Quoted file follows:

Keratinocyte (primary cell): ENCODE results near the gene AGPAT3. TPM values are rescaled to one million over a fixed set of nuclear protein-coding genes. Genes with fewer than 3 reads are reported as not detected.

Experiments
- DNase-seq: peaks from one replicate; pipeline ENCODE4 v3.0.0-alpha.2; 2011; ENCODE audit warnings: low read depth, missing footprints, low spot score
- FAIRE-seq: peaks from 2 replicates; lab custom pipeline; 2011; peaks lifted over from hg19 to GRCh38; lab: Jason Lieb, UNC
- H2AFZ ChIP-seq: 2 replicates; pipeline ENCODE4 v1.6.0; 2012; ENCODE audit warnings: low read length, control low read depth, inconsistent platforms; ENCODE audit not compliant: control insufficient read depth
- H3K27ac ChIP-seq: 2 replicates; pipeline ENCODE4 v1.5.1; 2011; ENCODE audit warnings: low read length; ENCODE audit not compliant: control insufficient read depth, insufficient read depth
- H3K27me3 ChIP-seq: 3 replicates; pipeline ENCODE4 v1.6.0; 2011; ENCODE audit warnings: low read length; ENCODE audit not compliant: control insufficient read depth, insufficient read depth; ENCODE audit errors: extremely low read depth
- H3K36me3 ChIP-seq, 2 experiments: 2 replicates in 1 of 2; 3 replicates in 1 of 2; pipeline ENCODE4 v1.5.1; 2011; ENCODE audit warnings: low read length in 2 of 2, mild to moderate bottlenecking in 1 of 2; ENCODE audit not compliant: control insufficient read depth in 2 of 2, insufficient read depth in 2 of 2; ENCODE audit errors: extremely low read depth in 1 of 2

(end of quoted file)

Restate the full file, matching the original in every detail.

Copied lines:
Keratinocyte (primary cell): ENCODE results near the gene AGPAT3. TPM values are rescaled to one million over a fixed set of nuclear protein-coding genes. Genes with fewer than 3 reads are reported as not detected.

Experiments
- DNase-seq: peaks from one replicate; pipeline ENCODE4 v3.0.0-alpha.2; 2011; ENCODE audit warnings: low read depth, missing footprints, low spot score
- FAIRE-seq: peaks from 2 replicates; lab custom pipeline; 2011; peaks lifted over from hg19 to GRCh38; lab: Jason Lieb, UNC
- H2AFZ ChIP-seq: 2 replicates; pipeline ENCODE4 v1.6.0; 2012; ENCODE audit warnings: low read length, control low read depth, inconsistent platforms; ENCODE audit not compliant: control insufficient read depth
- H3K27ac ChIP-seq: 2 replicates; pipeline ENCODE4 v1.5.1; 2011; ENCODE audit warnings: low read length; ENCODE audit not compliant: control insufficient read depth, insufficient read depth
- H3K27me3 ChIP-seq: 3 replicates; pipeline ENCODE4 v1.6.0; 2011; ENCODE audit warnings: low read length; ENCODE audit not compliant: control insufficient read depth, insufficient read depth; ENCODE audit errors: extremely low read depth
- H3K36me3 ChIP-seq, 2 experiments: 2 replicates in 1 of 2; 3 replicates in 1 of 2; pipeline ENCODE4 v1.5.1; 2011; ENCODE audit warnings: low read length in 2 of 2, mild to moderate bottlenecking in 1 of 2; ENCODE audit not compliant: control insufficient read depth in 2 of 2, insufficient read depth in 2 of 2; ENCODE audit errors: extremely low read depth in 1 of 2